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National Commission for Children Enhancing child’s protection in Rwanda National Conference on Violence Against Children – Kigali – 3-4 October 2011
Overview of the presentation • Update and orientation • Why have a National Children’s commission? • Country examples: • India • New Zealand • Mauritius • Bhutan • Afghanistan • Rwanda
Update and orientation • NCC has been in the conversation for 3-4 years • Law establishing the NCC • Prime Minister’s Order last week • NCC as implementer of our recommendations • Is it built on good foundations? • Does it have potential to perform its mission? • What would you recommend?
Why have a National Children’s commission? • To promote and protect child’s rights under the CRC • Provide national leadership, monitor and advocate for the wellbeing of all children • Ensure that children do not continue to fall through the gaps in policies/laws • Listen to, understand children and ensure that their opinion is heard.
National Commission for Protection of Child Rights India • An independent body to monitor implementation of the rights of the child. • Ensures that all Laws, Policies, Programmes, and Adm. Mechanisms are in line with the CRC. • Reach out to the community level in order to access every child. • Since its establishment, the commission has put focus on many important issues such as • Physical and mental abuse of children • Stigma against children with HIV/AIDS, • Human trafficking • Corporal punishment in schools
Children’s Commissioner - New Zealand • An independent advocate for young people. • Holds the Gov. accountable for commitments made to their youngestcitizens, including the CRC. • Can investigate any individual case, but also systemic issues affecting the rights, welfare, and interests of children. • Conducts research on issues related to children such as neglect and children in institutional care • Gives out quarterly newsletter that addresses topics such as child rights, child participation and inclusion, child violence and abuse, child neglect etc.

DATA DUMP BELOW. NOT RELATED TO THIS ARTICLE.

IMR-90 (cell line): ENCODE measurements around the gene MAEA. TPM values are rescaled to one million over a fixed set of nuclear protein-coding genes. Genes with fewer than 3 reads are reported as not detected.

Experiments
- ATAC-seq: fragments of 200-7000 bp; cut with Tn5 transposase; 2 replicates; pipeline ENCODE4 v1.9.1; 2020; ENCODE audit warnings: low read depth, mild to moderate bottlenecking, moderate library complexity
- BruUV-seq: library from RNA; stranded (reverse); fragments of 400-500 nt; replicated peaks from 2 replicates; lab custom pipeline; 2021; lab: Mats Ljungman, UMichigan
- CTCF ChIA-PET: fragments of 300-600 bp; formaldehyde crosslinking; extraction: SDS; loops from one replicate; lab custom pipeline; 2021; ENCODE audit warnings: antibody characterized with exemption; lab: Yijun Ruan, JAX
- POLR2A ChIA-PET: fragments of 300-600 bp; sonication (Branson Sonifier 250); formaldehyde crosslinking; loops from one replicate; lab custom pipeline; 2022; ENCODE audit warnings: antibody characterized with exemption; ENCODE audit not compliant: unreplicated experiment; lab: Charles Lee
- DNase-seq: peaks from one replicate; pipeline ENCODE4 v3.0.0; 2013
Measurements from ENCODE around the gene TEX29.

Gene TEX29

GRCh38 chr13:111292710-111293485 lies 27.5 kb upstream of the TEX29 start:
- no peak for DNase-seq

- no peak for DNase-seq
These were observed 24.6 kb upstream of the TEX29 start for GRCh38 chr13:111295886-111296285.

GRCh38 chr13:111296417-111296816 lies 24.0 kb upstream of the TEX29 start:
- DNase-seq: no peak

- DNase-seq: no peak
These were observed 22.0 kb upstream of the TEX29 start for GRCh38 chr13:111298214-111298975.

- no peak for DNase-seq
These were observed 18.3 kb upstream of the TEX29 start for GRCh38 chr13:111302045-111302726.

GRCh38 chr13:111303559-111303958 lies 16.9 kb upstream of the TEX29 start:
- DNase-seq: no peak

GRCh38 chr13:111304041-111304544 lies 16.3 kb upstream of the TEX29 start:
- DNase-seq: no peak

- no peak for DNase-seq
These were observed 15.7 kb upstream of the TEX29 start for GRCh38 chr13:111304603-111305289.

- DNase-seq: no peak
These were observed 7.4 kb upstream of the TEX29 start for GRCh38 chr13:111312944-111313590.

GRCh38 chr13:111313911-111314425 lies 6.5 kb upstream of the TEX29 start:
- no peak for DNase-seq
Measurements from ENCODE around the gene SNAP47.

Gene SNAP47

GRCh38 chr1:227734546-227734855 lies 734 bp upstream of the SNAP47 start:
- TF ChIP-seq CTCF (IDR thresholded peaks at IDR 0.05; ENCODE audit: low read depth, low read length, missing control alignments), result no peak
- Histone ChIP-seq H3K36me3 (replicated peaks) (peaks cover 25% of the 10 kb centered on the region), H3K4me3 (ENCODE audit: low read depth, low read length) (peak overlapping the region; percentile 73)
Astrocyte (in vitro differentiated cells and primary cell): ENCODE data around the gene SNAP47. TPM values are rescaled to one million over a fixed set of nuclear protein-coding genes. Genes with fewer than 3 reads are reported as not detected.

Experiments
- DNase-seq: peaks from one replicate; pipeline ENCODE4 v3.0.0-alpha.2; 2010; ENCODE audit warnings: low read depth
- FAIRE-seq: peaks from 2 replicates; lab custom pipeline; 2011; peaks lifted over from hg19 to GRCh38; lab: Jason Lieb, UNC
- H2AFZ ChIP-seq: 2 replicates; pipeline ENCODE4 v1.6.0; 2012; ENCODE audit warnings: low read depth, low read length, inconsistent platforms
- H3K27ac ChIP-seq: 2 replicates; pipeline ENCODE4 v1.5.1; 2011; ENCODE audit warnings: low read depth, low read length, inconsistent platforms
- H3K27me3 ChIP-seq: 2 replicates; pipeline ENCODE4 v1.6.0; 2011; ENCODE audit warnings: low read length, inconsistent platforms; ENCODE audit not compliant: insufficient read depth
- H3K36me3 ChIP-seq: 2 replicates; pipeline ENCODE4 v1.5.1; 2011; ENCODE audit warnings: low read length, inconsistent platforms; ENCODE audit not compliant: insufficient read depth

The Office of the Ombudsperson for Children in Mauritius • A strong advocate for preventing violence against children and launched a national campaign in 2004. • Have helped create awareness of violence against children and violations of children’s rights. • Has advocated for stronger legislation to protect childrenfrom commercial sexual exploitation, child trafficking, and on ending corporal punishment in schools.
National Commission for Women and Children -Bhutan • Given the mandate by the Gov. to protect the rights of children. • Over the years, Bhutan has come to address all issues related to children and their rights. • Has helped spearhead the rights of children and to accord adequate protection. • Through its initiative a number of laws have been drafted and are currently in theprocess of being enacted.
The Afghanistan Independent Human Rights Commission (AIHRC) • Monitors, protects and promotes children’s rights in the country. • Reports on a regular basis to parliament, government and the public on the situation of children and provides recommendations to address challenges. • It also takes up individual cases of child rights violation. • Trains groups of children on child rights through the child-to-child Stepping Up Child Protection education programme.
Highlights • Promote and protect the rights of all children under the CRC • Monitor and advocate for the wellbeing of children • Fill gaps in policies and legislation about child • Listen to the voice of children • Investigate individual cases • Quarterly newsletter on children's issues • Teach their rights to children
STRUCTURES IN THE EXAMLES • independent body ( India and New Zealand) • Ombudsperson (Mauritius) • Commission for Women and Children (Bhutan) • Independent Human Rights Commission (Afghan)
Rwanda National Commission for Children Autonomous Commission under MIGEPROF • Develop a national partnership and coordination in promoting child’s rights • Establish a common monitoring and evaluation framework for all interventions in favor of the child, • Identify gaps in laws and propose amendments
RWANDA (2) • Participate in the development of policies about children • Ensure child’s views are collected and used • Prepare reports on international conventions • Mobilize resources and monitor their utilization • Develop any tools that can be used for social mobilization campaign on the welfare and rights of the child; • Collaborate with other regional or international bodies with similar missions (CA/Hague Convent.)